In an effort to contain Iran's growing nuclear program, the European Union announced Monday its intent to implement an embargo on Iranian oil as well as increase trade restrictions. Meanwhile, experts say it is likely that Israel, threatened by such a nuclear program, may feel pressured to attack if the international community cannot keep the Iranian regime's nuclear aspirations in check.
These new restrictions from the EU place an intensified amount of pressure on Iran to halt its nuclear productivity. The United States, the European Union and the United Nations have all expressed concern over Iran's secret nuclear program, which Iran claims is used for creating nuclear energy.
Secretary of State Hillary Clinton and Department of the Treasury Secretary Timothy Geithner released a statement Monday, supporting the E.U.'s decision to place an embargo on Iranian oil.
Clinton and Geithner agreed that these heightened sanctions on Iran, along with previous ones implemented by the United States, "will sharpen the choice for Iran's leaders and increase their cost of defiance of basic international obligations."
Israel, portrayed by the Iranian regime as an oppressor of the Palestinians and a foe to peace in the Middle East, has also faced further isolation from Egypt, with which it shares a peace treaty. Egypt's recently organized Parliament, dominated by members of the Muslim Brotherhood, has repeatedly announced that the country will not be renewing its peace treaty with Israel, which has created a "cold peace" between the two countries since 1979.
Egypt has served as an important ally to Israel in the past, as its power has enabled Israel to focus its defense on northern boundaries and cut its defense budget, thus greatly bolstering its economy, according to observers.
Critics now worry that the continued diplomatic isolation in both Iran and Israel will worsen political relations in the Middle East. Instability may make Israel feel more threatened, and therefore more likely to attack Iran.
Robert Ash, Senior Litigation Counsel for National Security Law at the American Center for Law and Justice (ACLJ), told The Christian Post that Israel's minute size, accompanied by its hostile neighbors, forces the country to feel a greater national security threat.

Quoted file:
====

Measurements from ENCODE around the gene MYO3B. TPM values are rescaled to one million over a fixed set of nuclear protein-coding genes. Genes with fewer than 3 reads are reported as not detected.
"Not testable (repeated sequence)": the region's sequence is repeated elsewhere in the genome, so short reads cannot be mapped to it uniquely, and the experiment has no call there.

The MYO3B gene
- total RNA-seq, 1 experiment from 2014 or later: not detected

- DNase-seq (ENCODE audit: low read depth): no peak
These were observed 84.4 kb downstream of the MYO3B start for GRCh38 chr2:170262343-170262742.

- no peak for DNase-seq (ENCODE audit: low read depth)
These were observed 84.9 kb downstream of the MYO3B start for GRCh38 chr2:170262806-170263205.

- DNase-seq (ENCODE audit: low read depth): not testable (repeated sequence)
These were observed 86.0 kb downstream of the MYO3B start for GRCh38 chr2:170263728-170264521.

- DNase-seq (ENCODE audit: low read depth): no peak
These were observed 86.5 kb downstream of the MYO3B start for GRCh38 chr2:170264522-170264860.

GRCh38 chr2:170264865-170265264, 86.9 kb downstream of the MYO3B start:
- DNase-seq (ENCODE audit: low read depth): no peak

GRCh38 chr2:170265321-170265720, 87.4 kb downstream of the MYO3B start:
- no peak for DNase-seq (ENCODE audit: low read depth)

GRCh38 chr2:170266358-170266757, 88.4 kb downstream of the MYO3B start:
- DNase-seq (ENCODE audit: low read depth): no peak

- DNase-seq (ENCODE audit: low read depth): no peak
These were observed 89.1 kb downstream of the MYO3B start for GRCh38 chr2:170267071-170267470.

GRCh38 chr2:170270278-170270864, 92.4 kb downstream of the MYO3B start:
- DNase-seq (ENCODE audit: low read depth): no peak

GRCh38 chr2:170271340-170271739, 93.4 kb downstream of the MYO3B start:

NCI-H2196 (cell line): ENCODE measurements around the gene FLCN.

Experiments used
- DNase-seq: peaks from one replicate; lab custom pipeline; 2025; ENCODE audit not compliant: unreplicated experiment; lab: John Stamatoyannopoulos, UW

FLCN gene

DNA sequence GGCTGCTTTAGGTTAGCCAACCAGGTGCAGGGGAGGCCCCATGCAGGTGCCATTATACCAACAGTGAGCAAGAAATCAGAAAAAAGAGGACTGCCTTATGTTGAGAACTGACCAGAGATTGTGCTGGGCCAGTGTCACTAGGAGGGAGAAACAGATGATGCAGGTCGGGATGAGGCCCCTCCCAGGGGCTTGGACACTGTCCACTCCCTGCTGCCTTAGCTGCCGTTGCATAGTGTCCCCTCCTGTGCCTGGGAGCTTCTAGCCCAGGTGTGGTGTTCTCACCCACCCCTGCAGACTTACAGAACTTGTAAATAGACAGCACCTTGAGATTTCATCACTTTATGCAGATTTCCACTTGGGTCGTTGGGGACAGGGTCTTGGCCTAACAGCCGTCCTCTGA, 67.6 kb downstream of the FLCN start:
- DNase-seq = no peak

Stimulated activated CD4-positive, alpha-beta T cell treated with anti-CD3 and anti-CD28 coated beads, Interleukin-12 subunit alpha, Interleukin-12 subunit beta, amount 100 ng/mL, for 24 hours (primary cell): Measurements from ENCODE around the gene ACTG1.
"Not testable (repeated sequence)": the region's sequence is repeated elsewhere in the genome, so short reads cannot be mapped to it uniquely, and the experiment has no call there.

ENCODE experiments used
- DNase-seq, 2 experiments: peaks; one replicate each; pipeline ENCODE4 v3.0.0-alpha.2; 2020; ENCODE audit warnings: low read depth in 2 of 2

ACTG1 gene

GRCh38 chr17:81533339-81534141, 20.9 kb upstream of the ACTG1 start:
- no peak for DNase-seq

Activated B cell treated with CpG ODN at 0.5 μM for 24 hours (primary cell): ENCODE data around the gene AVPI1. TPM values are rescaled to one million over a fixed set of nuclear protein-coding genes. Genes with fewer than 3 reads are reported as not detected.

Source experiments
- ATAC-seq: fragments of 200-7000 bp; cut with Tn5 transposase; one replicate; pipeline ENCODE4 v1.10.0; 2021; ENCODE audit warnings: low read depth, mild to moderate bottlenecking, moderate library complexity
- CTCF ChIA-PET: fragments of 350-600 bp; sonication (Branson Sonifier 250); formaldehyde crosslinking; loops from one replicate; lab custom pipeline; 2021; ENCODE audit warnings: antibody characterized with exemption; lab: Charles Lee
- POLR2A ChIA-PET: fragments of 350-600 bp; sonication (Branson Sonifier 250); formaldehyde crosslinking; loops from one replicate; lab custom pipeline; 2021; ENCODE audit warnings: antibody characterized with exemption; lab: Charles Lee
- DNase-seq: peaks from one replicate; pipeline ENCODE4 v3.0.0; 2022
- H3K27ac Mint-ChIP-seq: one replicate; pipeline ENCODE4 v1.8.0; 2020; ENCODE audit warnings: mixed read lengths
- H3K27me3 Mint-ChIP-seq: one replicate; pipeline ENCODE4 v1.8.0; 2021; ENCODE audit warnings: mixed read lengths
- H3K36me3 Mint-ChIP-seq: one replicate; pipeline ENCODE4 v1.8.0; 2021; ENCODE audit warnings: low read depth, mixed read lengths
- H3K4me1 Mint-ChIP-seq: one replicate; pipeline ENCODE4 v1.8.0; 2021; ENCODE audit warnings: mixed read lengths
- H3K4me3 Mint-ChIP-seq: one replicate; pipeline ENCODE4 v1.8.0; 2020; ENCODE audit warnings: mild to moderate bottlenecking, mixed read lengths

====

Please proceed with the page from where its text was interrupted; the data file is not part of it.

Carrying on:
"Israel cannot afford to permit Iran to obtain a nuclear weapon. At some point, it will feel obligated to act against Iran," Ash told CP.
"Even the more moderate Arab regimes in the region fear an Iranian nuclear weapon and would tacitly approve of Israeli action against Iran's nuclear weapons program," Ash insisted.
Although there is speculation that Israel may be preparing a unilateral military move against Iran, the Jewish state denies such claims.
Last week, Israeli Defense Minister Ehud Barak denie the rumors, telling Israeli Army Radio that Israel's plans to strike Iran's nuclear program are "very far off."
U.S. Defense Secretary Leo Panetta announced in October that Israel's growing Isolation would not be beneficial to the security of the country.
"But the question you have to ask: Is it enough to maintain a military edge if you're isolating yourself in the diplomatic arena? Real security can only be achieved by both a strong diplomatic effort as well as a strong effort to project your military strength," Panetta told reporters in October, according to thee Guardian.
As some critics argue, perhaps Israel's physical retaliation against Iran has already begun. A recent string of "sabotage attacks" in Iran have caused some media outlets and political analysts to suggest that Israel is perhaps behind these covert attacks.
The most recent attack happened earlier this month, when an Iranian nuclear scientist was assassinated by a motorcyclist. CNN reports reveal that analysts following the Iran issue believe Israel was behind this attack.
Israeli military spokesman Brig. Gen. Yoav Mordechai reportedly wrote on his Facebook page Jan. 11 that although he had no idea who committed the assassination, "I certainly don't shed a tear."
As Ash of the ACLJ tells CP, Israel will continue seeking stability amid the Middle East's deteriorating political situation, and the country's "response calculus surely includes the military option."
"Unless and until Western Europe and the United States act to halt the rise of jihadist regimes surrounding Israel, the threat of war becomes increasingly likely," he said.